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August 11, 2020
What Is Bad Obstetric History?
Bad obstetric history (BOH) implies previous unfavorable fetal outcome in terms of two or more consecutive spontaneous abortions, early neonatal deaths, stillbirths, intrauterine fetal deaths, intrauterine growth retardation and congenital anomalies. Thus, Modern laboratories offer BOH profile for such obstetric patients. The profile includes battery of tests for medical professional to evaluate the possible cause and solutions to support a patient with BOH. This becomes all the more crucial for patient with primary or secondary infertility, irregular menses and/or ovulation, history of uterine fibroid, advancing age, etc.
Bad obstetric history (BOH) is loosely used to signify that a woman has previously had problems in previous pregnancies
BOH etiology may be genetic, hormonal, abnormal maternal immune response, and maternal infection. Immune related factors greatly affect pregnancy outcomes and relevant antibodies have been identified as biomarkers for BOH patients. These may be classified as autoimmune and alloimmune factors. Many of these antibodies test have been included in this profile. Further, primary infections caused by TORCH—Toxoplasma gondii, rubella virus, cytomegalovirus (CMV), and Herpes simplex virus (HSV)—is another major cause of BOH.
• ACL - IgG, IgM
• APA - IgG,IgM
• Lupus Anti
• TORCH - 8
Anti-nuclear antibodies or ANA comes under autoimmune factors along with others namely, anti-phospholipid antibodies and anti-thyroid antibodies. Women with history of complications during pregnancy without any autoimmune disorder may have raised numbers of autoimmune antibodies. The anti-nuclear antibodies have been found associated with pre-eclampsia, intrauterine growth retardation, fetal death and placental abruption. Studies suggest that Antinuclear antibodies may interfere with the formation and maturation of placenta which would eventually lead to an early fetal loss.
• ACL - IgG, IgM
Anticardiolipin (ACL or aCL) antibodies (IgG & IgM) are a type of anti-phopholipid antibodies which are autoimmune antibodies (other forms of autoimmune antibodies include anti-nuclear antibodies and anti-thyroid antibodies). Study show ACL antibodies concentrations have been positively correlated with bad obstetric history in women with three & more recurrent miscarrigages. Thus, testing levels of ACL can reduce the mortality in BOH patients.
• APA - IgG,IgM
As discussed antiphospholipid antibodies (APA) are autoimmune antibodies, that bind to negatively charged phospholipids. High APA levels causes thrombotic events resulting in health risk to both mother and baby eventually causing pregnancy loss and related complications.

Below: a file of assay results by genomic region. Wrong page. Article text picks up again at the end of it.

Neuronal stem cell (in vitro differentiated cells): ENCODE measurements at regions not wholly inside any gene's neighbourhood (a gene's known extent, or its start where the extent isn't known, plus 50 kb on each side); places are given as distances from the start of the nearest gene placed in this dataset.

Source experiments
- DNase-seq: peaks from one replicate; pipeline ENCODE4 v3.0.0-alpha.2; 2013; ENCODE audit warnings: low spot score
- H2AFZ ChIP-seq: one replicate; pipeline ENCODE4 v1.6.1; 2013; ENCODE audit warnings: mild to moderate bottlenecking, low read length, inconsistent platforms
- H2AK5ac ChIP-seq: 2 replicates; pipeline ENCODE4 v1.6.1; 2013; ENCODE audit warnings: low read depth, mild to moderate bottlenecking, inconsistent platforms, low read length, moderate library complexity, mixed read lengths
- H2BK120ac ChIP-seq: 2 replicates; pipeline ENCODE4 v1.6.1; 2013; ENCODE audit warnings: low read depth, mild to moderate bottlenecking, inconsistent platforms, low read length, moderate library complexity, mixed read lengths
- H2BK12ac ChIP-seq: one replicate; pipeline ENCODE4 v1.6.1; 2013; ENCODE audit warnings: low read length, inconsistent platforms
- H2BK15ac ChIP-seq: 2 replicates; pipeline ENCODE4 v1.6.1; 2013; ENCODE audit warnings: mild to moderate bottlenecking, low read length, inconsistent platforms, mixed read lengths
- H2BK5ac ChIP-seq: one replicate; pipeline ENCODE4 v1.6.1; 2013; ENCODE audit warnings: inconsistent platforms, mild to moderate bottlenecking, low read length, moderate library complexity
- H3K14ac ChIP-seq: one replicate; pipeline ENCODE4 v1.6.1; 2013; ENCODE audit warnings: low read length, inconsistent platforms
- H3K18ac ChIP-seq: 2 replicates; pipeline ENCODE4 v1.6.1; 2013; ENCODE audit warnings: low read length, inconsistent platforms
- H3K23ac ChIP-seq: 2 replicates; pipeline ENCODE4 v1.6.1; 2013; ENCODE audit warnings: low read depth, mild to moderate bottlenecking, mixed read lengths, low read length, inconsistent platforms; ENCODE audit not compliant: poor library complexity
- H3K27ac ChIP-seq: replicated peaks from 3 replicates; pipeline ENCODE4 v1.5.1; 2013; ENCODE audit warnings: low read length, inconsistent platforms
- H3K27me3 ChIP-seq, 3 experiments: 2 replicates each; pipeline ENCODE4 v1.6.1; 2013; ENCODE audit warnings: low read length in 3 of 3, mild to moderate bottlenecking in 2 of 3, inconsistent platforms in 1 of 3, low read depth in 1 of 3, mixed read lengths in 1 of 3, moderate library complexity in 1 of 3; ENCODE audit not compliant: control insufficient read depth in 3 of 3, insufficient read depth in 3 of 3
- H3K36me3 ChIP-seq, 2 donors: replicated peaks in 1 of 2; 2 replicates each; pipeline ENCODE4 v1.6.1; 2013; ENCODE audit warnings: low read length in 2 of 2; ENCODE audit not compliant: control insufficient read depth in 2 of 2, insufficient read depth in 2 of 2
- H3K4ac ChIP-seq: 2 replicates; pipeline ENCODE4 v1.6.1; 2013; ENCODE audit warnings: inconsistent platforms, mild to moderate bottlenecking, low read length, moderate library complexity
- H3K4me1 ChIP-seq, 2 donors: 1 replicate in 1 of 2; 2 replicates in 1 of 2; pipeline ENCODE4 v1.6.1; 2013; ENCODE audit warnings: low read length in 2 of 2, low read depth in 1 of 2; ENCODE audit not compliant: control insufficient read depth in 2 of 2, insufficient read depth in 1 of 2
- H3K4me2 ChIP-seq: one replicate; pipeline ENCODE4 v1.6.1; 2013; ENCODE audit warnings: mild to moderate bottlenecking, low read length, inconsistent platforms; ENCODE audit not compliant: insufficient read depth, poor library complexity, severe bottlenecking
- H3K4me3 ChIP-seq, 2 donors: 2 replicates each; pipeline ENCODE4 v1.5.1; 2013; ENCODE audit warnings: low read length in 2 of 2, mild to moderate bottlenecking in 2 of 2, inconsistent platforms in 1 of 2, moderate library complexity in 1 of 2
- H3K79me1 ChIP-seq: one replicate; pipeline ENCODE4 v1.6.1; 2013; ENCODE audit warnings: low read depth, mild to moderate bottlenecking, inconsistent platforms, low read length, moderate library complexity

• Anticardiolipin; antinuclear and lupus antibodies
- Lupus Anticoagulant
- Lupus Anticoagulant (LA) is a type of antiphospholipid antibodies, that is strongly associated with recurrent miscarriage before the 24th week of gestation. ACL and LA are reported to predict fetal loss, thus due to incomplete concordance both must be tested if antiphospholipid syndrome is suspected.
Pregnancy induces various physiological changes to thyroid gland function with about 50% increase in production of thyroxin (T4) and tri-iodothyronine (T3) and iodine requirement. Maternal thyroid dysfunction if untreated can cause increased risk of miscarriage, intrauterine growth retardation, hypertensive disorders, preterm delivery, and a decreased child IQ. The actual values of the test varies with different trimester during pregnancy. Thus, evaluation of TSH value is crucial for management of thyroid dysfunction a common disorder that may become critical in patients with BOH.
• TORCH - 8
TORCH infections are associated with recurrent abortion, intrauterine growth retardation, intrauterine death, preterm labor, early neonatal death, and congenital malformation. The infection is more damaging to the foetus than the mother and the degree of severity depends on the gestational age of the fetus. The virulence can not only damage fetus but also increase severity of maternal infection. Serological evaluation of TORCH infection during pregnancy for early diagnosis is recommended so that appropriate intervention can help better manage cases with BOH.
• Singh G, Sidhu K. Bad Obstetric History: A Prospective Study. Medical Journal, Armed Forces India. 2010;66(2):117-120.
• E Afman, I & Cronjé, Hendrik & Joubert, G & Badenhorst, Philip & G Schoon, M. (2004). Antinuclear antibody testing in obstetric patients. South African medical journal 93. 932-7.
• A ASAITHAMBI, M GUNASEKARAN, P NAINAR. ANTINUCLEAR ANTIBODIES IN PATIENTS WITH UNEXPLAINED RECURRENT ABORTIONS. Asian journal of Pharmaceutical and clinical research. Vol 10, Issue 8, 2017.
• TM DHASON; EL JAIRAJ; R SANKARALINGAM; B MAHENDREN; B CHILUKURI; S VENGUDUSAMY; M SEETHARAMAN. Role of anticardiolipin antibodies in bad obstetric history detected by ELISA test in a tertiary care centre. J Immunol Clin Microbiol. 2017; 2(2): 43-47.
• Nadia Mudher Al-Hilli and H Mohammad Al-Mosawi.The Prevalence of Anticardiolipin Antibodies in women with Bad Obstetric History International journal of current microbiology and applied science. .Volume 3 Number 2 (2014) pp. 547-553
• Di Prima FAF, Valenti O, Hyseni E, et al. Antiphospholipid Syndrome during pregnancy: the state of the art. Journal of Prenatal Medicine. 2011;5(2):41-53.
• Kumari N, Morris N, Dutta R. Is Screening of TORCH Worthwhile in Women with Bad Obstetric History: An Observation from Eastern Nepal. Journal of Health, Population, and Nutrition. 2011;29(1):77-80.